The people of Laputa are so focused on scientific discovery that they are willing to overlook the ethical implications of their research.

They conduct experiments on animals and humans alike, without any concern for the suffering that they cause.

This lack of moral responsibility leads to a society that is deeply flawed and immoral, and that has lost touch with its humanity.

Finally, Swift critiques the idea that science and reason can be used to achieve ultimate knowledge and understanding.

The people of Laputa are so convinced of their own intellectual superiority that they believe they can unlock the secrets of the universe.

However, this belief is ultimately misguided, and it leads to a society that is deeply flawed and incomplete. BEGC 108 Solved Free Assignment 2023

The pursuit of ultimate knowledge is a futile and empty pursuit, and it ultimately leads to disappointment and disillusionment.

Book III of “Gulliver’s Travels” is a powerful critique of the abuse of science and reason in 18th century Europe.

Swift uses the device of travel to create a society that is completely obsessed with scientific knowledge, and that is completely divorced from reality and morality.

Through his critique, Swift raises important questions about the role of science and reason in society, and he reminds us of the importance of maintaining a balance between knowledge and morality.

Ultimately, Swift’s satire is a powerful reminder of the dangers of extremism and elitism, and it serves as a warning against the dangers of unchecked intellectual ambition.

Q 3. Critically analyze Gulliver’s Travels Book IV as the critique of English colonialism.

Ans. Jonathan Swift’s Gulliver’s Travels is a satirical novel that uses the device of travel to offer a critique of various aspects of 18th century English society, including colonialism.

In Book IV, Gulliver travels to the land of the Houyhnhnms, a race of rational horses, and the Yahoos, a race of savage humanoid creatures.

Through his experiences in this land, Swift offers a scathing critique of English colonialism, and raises important questions about the nature of power, domination, and cultural difference. BEGC 108 Solved Free Assignment 2023

One of the key themes of Book IV is the idea that colonialism is a form of domination that is rooted in a sense of cultural superiority.

The Houyhnhnms are a highly rational and civilized society, while the Yahoos are savage and uncivilized. However, as Gulliver comes to realize, the differences between these two groups are not so clear-cut.

In fact, the Houyhnhnms are not as rational as they appear, and the Yahoos are not as savage as they seem.

This realization serves as a powerful critique of the English colonial project, which was built on the assumption of the superiority of European culture.

Swift also critiques the idea that colonialism is justified by the desire to bring civilization to the “savages” of the world.

Throughout Book IV, Gulliver is horrified by the behavior of the Yahoos, whom he sees as primitive and barbaric.

However, as he spends more time with them, he comes to realize that they are not so different from the English colonizers themselves.

In fact, their behavior is often a reaction to the violence and exploitation of the colonizers. BEGC 108 Solved Free Assignment 2023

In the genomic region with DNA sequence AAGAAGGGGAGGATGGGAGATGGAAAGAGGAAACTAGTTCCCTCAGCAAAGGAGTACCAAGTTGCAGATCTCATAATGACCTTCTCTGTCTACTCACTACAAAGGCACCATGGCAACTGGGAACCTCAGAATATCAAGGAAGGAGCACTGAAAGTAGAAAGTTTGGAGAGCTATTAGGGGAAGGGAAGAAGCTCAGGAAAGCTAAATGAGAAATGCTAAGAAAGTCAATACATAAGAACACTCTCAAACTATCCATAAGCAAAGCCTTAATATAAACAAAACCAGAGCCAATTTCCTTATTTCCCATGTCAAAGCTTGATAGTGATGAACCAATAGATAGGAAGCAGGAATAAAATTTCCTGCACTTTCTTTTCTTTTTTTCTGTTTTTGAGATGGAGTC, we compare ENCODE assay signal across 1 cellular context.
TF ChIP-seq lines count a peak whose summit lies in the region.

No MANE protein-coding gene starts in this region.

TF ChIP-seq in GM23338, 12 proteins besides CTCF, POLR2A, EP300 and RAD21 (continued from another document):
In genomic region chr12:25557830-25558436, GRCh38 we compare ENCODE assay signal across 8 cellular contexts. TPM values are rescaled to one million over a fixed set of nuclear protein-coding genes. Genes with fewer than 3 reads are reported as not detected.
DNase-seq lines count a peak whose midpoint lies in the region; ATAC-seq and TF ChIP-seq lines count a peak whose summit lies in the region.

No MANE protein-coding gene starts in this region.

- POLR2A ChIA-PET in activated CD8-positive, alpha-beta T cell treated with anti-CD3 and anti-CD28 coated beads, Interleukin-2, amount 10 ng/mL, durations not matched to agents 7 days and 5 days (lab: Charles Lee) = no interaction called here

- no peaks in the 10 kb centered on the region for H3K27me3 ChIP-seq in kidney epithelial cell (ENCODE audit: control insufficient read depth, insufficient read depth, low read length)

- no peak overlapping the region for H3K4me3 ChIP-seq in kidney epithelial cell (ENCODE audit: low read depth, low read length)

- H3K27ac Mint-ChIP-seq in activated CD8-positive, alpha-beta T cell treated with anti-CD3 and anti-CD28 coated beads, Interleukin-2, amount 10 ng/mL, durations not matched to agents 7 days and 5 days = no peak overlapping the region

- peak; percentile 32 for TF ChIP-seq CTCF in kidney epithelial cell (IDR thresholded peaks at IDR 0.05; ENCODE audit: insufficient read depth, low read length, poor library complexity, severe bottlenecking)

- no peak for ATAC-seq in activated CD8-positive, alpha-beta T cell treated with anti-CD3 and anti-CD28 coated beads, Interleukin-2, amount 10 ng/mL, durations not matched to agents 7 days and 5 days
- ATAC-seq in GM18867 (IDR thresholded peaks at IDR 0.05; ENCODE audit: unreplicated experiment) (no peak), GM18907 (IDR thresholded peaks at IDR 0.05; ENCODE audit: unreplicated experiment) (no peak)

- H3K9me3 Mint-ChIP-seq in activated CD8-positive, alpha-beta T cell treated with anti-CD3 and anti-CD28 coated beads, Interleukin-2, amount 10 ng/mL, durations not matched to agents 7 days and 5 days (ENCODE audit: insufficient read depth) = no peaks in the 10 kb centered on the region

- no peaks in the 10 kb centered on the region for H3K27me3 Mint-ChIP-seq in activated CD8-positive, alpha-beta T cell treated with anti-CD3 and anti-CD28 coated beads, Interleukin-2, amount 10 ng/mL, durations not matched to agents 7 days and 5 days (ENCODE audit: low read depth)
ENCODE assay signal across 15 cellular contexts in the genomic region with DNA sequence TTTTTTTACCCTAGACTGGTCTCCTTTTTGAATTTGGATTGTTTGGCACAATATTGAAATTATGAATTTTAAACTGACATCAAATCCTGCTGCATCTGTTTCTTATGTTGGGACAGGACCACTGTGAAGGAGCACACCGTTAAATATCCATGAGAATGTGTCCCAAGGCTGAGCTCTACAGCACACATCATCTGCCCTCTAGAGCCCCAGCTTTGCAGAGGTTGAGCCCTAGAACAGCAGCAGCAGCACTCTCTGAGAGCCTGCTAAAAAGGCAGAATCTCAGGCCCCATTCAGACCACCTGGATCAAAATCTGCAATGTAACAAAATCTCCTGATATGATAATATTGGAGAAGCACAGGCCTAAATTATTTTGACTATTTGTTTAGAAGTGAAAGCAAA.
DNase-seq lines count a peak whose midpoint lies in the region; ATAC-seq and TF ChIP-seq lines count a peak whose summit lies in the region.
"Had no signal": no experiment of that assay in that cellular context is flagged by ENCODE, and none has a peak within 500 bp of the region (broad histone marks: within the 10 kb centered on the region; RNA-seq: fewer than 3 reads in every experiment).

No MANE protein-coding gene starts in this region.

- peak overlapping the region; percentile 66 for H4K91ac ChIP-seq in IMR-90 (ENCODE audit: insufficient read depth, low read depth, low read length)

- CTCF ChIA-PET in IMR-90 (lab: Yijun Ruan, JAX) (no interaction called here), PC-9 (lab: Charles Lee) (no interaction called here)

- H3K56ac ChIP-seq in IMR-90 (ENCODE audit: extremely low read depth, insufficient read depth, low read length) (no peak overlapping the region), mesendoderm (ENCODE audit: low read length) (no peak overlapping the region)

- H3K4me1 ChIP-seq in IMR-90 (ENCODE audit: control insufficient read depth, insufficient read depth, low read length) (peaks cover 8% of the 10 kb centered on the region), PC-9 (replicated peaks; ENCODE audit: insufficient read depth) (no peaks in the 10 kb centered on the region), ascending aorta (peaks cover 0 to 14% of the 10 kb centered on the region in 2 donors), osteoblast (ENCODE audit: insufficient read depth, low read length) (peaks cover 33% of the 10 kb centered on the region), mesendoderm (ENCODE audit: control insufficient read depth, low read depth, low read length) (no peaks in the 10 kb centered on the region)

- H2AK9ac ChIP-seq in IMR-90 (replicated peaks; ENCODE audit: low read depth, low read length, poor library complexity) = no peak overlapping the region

This realization serves as a powerful critique of the justification of colonialism on the grounds of civilizing the “natives.”

Another important aspect of Swift’s critique of colonialism is his critique of the power dynamics that underpin colonial domination. The Houyhnhnms are a highly rational and civilized society, but they are also deeply hierarchical.

The horses hold all the power in the society, and they use this power to dominate the Yahoos.

This dynamic is reminiscent of the power dynamics that underpin English colonialism, in which the colonizers hold all the power and use it to dominate and exploit the colonized.

Swift’s critique serves as a powerful reminder of the dangers of unchecked power, and the importance of questioning the legitimacy of dominant power structures.

Swift also critiques the idea that colonialism is justified by the desire to spread Christianity to the “heathen” world.

Throughout Book IV, Gulliver encounters various religious figures who espouse a belief in the superiority of Christianity over other religions.

However, Gulliver also comes to realize that many of these figures are motivated not by genuine religious conviction, but by a desire for power and control.

This critique serves as a powerful reminder of the dangers of using religion to justify political power, and the importance of separating genuine religious conviction from political ambition. BEGC 108 Solved Free Assignment 2023

Finally, Swift critiques the idea that colonialism is justified by the desire to acquire wealth and resources.

Throughout Book IV, Gulliver encounters various figures who are obsessed with acquiring wealth and resources, often at the expense of the colonized.

However, Gulliver also comes to realize that this obsession with wealth and resources is often fueled by a desire for power and domination.

This critique serves as a powerful reminder of the dangers of using economic power to justify political domination, and the importance of questioning the legitimacy of economic exploitation.

Q 4. Does the play ‘The Way of the World’ uphold bourgeoisie ideology and mercantile capitalism? Comment.

Ans. William Congreve’s play ‘The Way of the World’ was first performed in 1700 and is considered one of the greatest Restoration comedies.

The play is set in the world of the wealthy bourgeoisie in London, and the characters are all involved in the pursuit of wealth, power, and status.

At the heart of ‘The Way of the World’ is a world in which social status and economic success are closely intertwined. BEGC 108 Solved Free Assignment 2023

The play’s characters are all motivated by a desire to maintain or improve their social standing, and much of the humor and drama of the play revolves around their efforts to do so.

At the same time, the play presents a world in which social and economic mobility is possible for those who are willing to work hard and play their cards right.